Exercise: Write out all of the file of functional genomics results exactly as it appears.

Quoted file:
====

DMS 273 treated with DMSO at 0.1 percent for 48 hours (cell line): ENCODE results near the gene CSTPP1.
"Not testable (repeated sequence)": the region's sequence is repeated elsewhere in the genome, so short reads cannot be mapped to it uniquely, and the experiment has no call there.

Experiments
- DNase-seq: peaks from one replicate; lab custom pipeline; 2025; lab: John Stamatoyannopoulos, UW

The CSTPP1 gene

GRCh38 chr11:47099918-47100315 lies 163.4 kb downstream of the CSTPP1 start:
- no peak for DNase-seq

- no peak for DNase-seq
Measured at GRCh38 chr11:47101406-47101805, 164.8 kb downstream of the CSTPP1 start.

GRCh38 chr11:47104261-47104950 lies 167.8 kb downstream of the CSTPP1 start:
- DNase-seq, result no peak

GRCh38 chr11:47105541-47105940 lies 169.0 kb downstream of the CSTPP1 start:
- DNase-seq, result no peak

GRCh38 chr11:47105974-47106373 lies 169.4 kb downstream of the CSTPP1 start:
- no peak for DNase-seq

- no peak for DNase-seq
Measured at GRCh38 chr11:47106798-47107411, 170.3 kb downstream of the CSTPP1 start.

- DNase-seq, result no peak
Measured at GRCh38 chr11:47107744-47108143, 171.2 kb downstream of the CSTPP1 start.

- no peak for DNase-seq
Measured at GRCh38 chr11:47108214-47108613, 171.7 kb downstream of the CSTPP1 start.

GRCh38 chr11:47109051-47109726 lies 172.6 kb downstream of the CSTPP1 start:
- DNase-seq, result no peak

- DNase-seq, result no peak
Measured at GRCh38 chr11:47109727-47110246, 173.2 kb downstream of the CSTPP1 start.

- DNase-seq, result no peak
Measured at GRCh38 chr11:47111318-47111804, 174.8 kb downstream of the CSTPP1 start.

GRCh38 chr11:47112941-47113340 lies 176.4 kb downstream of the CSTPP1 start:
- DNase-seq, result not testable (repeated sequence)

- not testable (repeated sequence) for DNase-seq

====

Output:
DMS 273 treated with DMSO at 0.1 percent for 48 hours (cell line): ENCODE results near the gene CSTPP1.
"Not testable (repeated sequence)": the region's sequence is repeated elsewhere in the genome, so short reads cannot be mapped to it uniquely, and the experiment has no call there.

Experiments
- DNase-seq: peaks from one replicate; lab custom pipeline; 2025; lab: John Stamatoyannopoulos, UW

The CSTPP1 gene

GRCh38 chr11:47099918-47100315 lies 163.4 kb downstream of the CSTPP1 start:
- no peak for DNase-seq

- no peak for DNase-seq
Measured at GRCh38 chr11:47101406-47101805, 164.8 kb downstream of the CSTPP1 start.

GRCh38 chr11:47104261-47104950 lies 167.8 kb downstream of the CSTPP1 start:
- DNase-seq, result no peak

GRCh38 chr11:47105541-47105940 lies 169.0 kb downstream of the CSTPP1 start:
- DNase-seq, result no peak

GRCh38 chr11:47105974-47106373 lies 169.4 kb downstream of the CSTPP1 start:
- no peak for DNase-seq

- no peak for DNase-seq
Measured at GRCh38 chr11:47106798-47107411, 170.3 kb downstream of the CSTPP1 start.

- DNase-seq, result no peak
Measured at GRCh38 chr11:47107744-47108143, 171.2 kb downstream of the CSTPP1 start.

- no peak for DNase-seq
Measured at GRCh38 chr11:47108214-47108613, 171.7 kb downstream of the CSTPP1 start.

GRCh38 chr11:47109051-47109726 lies 172.6 kb downstream of the CSTPP1 start:
- DNase-seq, result no peak

- DNase-seq, result no peak
Measured at GRCh38 chr11:47109727-47110246, 173.2 kb downstream of the CSTPP1 start.

- DNase-seq, result no peak
Measured at GRCh38 chr11:47111318-47111804, 174.8 kb downstream of the CSTPP1 start.

GRCh38 chr11:47112941-47113340 lies 176.4 kb downstream of the CSTPP1 start:
- DNase-seq, result not testable (repeated sequence)

- not testable (repeated sequence) for DNase-seq